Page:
Health insurance and Benefits: Your Rights

The majority of employers are not obliged by law to offer health benefits to their employees, although it is something very common in many companies. When an employer offers or provides health benefits (including medical insurance, disability, dental and life), must respect federal laws anti-discrimination and regulations for the implementation of health plans that protect the rights of the employees covered by such plans.

Anti-Discrimination laws in Health care Benefits for Employees

As mentioned above, employers are not required to provide their employees health insurance, disability, dental or life, but if they do, must respect federal laws that prohibit discrimination in employment. As in other areas related to employment, such as hiring, promotions and layoffs, it is not permissible to provide different types of coverage on the basis of gender, race, age, nationality, religion or disability of an employee or their dependents. For example, an employer that provides its employees health insurance may not do the following, among other things:

  • provide less coverage or stop offering it to older workers or employees who are pregnant;
  • to make a distinction between the diseases related to pregnancy (including miscarriage, abortion, intentional and postpartum recovery) and other health conditions; and
  • refuse to provide coverage on the basis of disability, real or perceived of the employee or his dependents, or his or her genetic information.

ERISA and Rights to the Application of health Insurance

When an employer decides to offer a plan of these characteristics, you must manage it in accordance with certain standards designed to protect the interests of employees and other beneficiaries of the plan (such as the family), according to the federal law known as the Law of Security of the Retirement Income for Employees (Employee Retirement Income Security Act (“ERISA”). According to ERISA, employers must follow certain steps in connection with the benefit plans of health of the employees, among them:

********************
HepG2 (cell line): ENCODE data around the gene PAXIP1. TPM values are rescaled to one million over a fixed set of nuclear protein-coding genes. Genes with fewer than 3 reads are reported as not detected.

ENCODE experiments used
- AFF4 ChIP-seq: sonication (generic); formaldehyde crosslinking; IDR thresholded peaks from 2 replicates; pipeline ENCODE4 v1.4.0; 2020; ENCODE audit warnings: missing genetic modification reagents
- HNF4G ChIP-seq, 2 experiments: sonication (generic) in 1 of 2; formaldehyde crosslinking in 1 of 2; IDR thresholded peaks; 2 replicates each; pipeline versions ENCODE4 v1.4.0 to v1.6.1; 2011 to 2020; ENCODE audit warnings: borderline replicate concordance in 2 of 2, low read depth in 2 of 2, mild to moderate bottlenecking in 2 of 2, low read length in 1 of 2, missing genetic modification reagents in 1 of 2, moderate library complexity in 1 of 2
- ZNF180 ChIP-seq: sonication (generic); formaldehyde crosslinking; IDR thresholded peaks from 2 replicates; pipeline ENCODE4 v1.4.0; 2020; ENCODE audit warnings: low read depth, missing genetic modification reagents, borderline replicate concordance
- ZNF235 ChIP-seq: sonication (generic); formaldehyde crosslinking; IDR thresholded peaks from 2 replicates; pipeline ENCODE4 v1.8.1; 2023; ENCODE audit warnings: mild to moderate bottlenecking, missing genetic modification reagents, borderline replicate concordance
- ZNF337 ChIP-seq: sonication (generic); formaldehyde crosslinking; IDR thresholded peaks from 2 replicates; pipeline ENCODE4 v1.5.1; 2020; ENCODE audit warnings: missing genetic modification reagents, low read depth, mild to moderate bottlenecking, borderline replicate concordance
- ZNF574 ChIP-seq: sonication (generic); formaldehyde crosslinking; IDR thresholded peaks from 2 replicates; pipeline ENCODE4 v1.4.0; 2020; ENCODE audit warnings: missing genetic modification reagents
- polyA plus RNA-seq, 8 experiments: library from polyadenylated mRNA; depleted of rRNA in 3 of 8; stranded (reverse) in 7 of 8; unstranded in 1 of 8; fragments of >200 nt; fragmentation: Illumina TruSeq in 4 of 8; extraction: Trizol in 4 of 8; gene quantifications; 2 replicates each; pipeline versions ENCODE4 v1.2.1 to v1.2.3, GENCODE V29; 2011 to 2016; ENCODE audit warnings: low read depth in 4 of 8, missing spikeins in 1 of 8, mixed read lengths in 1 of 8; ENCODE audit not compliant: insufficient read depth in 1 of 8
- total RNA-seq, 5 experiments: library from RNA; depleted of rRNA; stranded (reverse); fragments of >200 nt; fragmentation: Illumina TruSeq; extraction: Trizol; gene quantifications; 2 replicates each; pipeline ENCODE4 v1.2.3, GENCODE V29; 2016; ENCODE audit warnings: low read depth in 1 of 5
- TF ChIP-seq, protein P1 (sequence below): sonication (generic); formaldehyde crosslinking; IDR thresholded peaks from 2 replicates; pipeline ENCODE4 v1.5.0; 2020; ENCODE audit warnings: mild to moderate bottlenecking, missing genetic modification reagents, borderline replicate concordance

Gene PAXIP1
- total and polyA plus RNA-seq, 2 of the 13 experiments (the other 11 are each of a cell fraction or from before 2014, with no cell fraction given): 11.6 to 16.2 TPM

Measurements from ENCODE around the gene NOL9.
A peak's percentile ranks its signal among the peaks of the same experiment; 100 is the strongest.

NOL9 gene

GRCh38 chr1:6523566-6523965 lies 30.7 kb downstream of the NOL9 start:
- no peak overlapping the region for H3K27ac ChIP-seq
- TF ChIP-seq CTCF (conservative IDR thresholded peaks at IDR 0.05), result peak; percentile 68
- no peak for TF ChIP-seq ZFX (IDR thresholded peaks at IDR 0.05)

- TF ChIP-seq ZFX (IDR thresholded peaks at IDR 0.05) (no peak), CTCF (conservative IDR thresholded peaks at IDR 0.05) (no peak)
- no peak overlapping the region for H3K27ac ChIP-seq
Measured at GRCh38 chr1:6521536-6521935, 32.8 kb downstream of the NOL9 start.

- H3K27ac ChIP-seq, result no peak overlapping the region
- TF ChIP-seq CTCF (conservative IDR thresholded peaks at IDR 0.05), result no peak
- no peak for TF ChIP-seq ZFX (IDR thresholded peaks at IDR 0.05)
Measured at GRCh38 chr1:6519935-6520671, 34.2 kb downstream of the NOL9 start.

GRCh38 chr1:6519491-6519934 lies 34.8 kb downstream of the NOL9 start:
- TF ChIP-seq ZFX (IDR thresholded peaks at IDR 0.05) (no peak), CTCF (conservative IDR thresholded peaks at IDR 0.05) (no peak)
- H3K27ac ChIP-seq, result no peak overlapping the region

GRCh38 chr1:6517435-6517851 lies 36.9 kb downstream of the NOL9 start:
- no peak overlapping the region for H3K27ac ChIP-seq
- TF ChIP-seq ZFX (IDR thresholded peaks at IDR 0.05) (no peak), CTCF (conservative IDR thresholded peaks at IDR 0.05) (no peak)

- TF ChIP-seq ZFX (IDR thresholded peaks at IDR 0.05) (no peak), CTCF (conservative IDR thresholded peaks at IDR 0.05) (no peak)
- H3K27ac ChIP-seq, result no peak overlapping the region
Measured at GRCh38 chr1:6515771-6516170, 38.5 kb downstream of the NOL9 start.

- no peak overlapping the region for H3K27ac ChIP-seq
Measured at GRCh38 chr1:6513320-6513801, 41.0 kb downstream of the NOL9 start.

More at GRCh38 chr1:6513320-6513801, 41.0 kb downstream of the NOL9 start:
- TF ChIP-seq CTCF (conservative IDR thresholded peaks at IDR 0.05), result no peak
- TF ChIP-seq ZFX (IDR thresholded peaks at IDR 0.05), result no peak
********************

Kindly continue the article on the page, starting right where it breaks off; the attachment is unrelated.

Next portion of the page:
• notify employees (referred to as “plan participants”) about eligibility standards, application procedures, their rights and the related changes that occur in the plan; and
  • manage and invest the funds of the plan according to the best interests of the participants.

Legal help: Health Benefits and Rights of Employees

Although most of the employers are not obliged by law to offer health benefits to their employees, the delivery must comply with certain federal laws anti-discrimination and regulations to health plans. If you are an employee and have questions about your rights in respect of a health plan from work, or if you believe that your employer may be violating the regulations of a health plan, contact a lawyer specializing in the rights of employees to analyze the situation and your legal options.